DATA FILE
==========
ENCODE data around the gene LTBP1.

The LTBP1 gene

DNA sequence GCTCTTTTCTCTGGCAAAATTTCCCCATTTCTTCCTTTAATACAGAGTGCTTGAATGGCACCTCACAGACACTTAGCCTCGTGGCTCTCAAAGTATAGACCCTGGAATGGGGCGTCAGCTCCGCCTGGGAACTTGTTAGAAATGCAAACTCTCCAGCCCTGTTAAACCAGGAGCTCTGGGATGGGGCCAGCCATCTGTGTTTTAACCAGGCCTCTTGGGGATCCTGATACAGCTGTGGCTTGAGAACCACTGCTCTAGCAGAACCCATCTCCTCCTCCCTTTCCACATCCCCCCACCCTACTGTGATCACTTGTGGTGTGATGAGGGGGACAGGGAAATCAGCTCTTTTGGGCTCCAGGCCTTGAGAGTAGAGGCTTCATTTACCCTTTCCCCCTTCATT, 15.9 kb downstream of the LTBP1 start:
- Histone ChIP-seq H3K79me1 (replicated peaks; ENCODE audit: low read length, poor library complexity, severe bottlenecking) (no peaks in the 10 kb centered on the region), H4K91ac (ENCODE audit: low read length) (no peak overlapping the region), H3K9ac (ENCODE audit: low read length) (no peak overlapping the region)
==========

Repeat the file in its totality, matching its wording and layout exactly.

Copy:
ENCODE data around the gene LTBP1.

The LTBP1 gene

DNA sequence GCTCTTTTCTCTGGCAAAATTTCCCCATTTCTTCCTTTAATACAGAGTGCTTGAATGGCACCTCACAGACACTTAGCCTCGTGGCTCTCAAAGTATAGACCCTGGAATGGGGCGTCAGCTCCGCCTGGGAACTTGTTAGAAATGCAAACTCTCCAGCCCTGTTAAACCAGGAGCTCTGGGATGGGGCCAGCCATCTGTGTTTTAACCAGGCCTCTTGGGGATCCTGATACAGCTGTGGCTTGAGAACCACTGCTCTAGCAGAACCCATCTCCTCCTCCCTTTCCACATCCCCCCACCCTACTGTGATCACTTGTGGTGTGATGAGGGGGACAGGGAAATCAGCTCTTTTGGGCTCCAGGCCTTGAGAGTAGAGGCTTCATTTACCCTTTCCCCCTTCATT, 15.9 kb downstream of the LTBP1 start:
- Histone ChIP-seq H3K79me1 (replicated peaks; ENCODE audit: low read length, poor library complexity, severe bottlenecking) (no peaks in the 10 kb centered on the region), H4K91ac (ENCODE audit: low read length) (no peak overlapping the region), H3K9ac (ENCODE audit: low read length) (no peak overlapping the region)